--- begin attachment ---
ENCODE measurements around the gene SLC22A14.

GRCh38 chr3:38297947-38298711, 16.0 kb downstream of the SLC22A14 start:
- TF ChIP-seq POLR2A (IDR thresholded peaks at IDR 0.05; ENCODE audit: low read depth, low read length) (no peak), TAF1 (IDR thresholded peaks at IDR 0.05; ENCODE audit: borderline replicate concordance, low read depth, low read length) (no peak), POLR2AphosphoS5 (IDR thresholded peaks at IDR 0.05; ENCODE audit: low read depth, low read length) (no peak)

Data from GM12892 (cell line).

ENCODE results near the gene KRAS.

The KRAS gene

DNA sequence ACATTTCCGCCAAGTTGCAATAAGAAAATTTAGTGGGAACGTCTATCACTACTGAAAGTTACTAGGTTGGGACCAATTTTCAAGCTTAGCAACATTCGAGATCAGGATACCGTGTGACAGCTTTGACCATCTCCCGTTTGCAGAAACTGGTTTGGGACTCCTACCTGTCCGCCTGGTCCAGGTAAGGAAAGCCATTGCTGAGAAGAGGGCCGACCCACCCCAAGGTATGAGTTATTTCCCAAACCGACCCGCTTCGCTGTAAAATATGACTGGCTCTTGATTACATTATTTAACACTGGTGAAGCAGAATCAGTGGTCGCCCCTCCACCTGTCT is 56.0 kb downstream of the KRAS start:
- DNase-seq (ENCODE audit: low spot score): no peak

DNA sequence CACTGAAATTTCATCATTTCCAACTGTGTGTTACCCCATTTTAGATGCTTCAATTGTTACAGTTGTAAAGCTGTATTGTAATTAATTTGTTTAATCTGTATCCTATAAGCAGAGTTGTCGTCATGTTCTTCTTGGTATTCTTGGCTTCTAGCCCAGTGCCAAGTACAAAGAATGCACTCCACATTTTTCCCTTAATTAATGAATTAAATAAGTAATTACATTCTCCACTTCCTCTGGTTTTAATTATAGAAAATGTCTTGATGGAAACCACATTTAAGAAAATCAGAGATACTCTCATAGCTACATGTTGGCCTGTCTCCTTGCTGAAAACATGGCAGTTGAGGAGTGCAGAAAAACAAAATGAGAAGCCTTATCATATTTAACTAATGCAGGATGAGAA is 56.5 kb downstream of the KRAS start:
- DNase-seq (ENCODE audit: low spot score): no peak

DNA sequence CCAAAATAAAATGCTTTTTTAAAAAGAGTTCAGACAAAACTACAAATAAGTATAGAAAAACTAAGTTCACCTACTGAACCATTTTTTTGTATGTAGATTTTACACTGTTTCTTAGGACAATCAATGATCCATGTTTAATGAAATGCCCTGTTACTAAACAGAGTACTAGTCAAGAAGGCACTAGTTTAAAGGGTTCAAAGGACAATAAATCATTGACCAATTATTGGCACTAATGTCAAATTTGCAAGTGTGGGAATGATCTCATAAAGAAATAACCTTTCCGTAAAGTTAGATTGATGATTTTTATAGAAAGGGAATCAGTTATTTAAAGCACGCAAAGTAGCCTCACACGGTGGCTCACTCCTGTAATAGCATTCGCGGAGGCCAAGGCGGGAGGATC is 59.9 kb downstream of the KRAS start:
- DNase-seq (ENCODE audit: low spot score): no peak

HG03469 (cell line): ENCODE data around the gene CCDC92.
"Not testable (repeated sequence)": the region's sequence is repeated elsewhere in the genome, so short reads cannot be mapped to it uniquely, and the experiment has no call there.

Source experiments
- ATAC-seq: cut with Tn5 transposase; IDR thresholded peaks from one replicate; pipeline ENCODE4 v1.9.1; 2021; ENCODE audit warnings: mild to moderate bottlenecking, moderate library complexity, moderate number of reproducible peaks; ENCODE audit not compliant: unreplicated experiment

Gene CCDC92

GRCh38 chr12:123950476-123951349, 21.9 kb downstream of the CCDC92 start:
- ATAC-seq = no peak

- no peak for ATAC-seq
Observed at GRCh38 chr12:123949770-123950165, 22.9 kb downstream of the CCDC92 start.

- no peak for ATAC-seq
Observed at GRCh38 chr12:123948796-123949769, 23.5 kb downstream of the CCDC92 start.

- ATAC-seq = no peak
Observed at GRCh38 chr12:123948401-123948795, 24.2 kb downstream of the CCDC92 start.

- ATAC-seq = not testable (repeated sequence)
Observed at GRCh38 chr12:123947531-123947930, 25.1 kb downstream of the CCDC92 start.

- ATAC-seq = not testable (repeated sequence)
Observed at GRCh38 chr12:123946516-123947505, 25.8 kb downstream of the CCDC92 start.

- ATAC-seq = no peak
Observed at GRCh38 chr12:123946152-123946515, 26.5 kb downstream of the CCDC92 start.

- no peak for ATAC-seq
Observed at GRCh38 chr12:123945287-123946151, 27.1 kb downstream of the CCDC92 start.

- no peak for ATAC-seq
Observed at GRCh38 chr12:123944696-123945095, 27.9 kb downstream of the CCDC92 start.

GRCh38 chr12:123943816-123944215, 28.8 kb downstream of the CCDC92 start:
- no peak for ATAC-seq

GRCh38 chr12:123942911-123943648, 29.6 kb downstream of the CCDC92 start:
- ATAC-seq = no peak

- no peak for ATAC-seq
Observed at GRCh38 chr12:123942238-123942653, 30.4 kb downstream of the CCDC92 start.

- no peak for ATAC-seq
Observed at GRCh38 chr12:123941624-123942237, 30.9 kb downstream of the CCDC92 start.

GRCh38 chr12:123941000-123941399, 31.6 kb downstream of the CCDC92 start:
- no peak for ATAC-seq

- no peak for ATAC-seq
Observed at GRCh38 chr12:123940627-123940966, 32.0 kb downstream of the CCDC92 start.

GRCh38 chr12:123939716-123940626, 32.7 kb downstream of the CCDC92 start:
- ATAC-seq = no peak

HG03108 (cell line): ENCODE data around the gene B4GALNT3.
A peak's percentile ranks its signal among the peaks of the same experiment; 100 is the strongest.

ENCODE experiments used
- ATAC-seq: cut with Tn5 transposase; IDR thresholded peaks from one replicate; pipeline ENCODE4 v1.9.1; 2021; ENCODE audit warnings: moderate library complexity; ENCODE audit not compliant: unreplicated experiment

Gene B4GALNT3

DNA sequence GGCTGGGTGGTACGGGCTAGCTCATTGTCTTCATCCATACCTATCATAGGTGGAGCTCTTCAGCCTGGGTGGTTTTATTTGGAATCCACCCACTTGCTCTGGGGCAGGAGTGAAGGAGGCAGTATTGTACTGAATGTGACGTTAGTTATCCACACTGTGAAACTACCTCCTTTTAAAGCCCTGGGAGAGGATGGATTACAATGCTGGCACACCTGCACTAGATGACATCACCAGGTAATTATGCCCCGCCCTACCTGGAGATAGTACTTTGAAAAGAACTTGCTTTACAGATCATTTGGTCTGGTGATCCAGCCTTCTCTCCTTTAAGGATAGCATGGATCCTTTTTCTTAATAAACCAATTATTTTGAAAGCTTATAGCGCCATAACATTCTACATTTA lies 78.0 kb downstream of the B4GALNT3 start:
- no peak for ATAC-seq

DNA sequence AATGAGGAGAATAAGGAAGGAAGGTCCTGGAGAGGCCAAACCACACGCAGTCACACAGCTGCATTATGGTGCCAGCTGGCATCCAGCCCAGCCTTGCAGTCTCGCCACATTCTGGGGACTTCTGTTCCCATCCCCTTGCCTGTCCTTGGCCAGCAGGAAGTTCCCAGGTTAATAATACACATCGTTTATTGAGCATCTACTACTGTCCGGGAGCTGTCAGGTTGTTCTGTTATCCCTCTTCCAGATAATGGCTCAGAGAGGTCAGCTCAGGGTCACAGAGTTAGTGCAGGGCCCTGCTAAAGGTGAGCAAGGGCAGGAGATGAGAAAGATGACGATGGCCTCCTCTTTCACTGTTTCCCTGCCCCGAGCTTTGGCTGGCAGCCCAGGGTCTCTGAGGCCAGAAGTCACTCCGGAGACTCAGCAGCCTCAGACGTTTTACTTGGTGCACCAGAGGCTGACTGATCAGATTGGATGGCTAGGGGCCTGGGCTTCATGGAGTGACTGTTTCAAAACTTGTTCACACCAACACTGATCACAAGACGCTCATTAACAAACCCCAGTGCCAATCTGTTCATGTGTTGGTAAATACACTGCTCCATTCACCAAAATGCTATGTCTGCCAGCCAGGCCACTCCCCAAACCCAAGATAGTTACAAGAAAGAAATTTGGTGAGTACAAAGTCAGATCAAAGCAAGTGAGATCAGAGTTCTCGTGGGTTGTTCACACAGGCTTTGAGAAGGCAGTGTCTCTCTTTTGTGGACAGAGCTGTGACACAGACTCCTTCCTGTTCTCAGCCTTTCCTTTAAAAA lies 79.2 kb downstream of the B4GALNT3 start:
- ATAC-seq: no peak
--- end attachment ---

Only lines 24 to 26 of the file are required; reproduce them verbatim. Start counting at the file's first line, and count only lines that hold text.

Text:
- ATAC-seq = no peak
Observed at GRCh38 chr12:123948401-123948795, 24.2 kb downstream of the CCDC92 start.

- ATAC-seq = not testable (repeated sequence)